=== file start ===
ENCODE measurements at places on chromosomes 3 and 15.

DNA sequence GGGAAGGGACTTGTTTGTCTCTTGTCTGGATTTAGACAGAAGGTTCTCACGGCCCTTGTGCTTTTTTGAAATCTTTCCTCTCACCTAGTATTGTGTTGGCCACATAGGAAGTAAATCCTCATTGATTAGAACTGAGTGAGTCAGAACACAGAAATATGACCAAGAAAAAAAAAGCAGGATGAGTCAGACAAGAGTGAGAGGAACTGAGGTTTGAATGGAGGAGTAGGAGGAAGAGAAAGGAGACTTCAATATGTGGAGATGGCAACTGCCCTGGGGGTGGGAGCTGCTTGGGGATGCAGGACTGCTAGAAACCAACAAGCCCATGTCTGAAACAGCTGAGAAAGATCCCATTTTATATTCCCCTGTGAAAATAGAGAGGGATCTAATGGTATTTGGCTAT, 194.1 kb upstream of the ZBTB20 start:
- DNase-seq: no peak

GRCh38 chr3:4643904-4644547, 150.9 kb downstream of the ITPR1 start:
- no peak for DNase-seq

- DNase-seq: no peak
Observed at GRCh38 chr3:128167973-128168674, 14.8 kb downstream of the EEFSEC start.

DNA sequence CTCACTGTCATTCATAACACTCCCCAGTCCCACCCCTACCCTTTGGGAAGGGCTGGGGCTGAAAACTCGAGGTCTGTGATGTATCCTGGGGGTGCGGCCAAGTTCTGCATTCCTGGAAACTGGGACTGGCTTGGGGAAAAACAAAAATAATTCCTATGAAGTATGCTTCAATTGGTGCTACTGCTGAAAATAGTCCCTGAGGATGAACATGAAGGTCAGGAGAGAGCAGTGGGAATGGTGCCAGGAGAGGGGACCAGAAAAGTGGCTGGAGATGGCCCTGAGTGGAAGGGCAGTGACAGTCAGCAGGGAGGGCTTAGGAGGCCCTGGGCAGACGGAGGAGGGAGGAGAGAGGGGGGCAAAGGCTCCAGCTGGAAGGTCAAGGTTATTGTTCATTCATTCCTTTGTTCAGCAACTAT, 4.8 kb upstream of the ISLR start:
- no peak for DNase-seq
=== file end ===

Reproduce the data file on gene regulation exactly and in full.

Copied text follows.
ENCODE measurements at places on chromosomes 3 and 15.

DNA sequence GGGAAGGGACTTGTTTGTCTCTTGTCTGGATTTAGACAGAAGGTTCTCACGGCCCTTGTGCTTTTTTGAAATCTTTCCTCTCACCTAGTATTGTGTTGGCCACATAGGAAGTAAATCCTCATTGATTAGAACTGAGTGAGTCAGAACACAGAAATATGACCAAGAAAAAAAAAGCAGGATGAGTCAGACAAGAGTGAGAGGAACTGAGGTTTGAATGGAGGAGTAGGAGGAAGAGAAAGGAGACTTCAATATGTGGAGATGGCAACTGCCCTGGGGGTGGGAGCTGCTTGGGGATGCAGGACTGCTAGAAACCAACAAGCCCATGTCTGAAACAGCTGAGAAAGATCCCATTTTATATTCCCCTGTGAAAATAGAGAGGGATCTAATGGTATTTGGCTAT, 194.1 kb upstream of the ZBTB20 start:
- DNase-seq: no peak

GRCh38 chr3:4643904-4644547, 150.9 kb downstream of the ITPR1 start:
- no peak for DNase-seq

- DNase-seq: no peak
Observed at GRCh38 chr3:128167973-128168674, 14.8 kb downstream of the EEFSEC start.

DNA sequence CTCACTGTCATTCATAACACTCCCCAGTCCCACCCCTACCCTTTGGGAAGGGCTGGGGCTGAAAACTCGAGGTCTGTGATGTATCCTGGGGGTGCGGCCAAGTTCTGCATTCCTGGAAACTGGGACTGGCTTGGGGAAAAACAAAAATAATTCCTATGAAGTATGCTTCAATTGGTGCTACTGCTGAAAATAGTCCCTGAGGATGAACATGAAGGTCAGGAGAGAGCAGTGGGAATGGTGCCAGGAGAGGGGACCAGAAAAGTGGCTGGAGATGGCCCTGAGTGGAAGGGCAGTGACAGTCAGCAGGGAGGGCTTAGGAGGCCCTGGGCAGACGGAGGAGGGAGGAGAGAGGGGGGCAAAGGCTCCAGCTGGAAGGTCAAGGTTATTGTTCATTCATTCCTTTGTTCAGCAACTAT, 4.8 kb upstream of the ISLR start:
- no peak for DNase-seq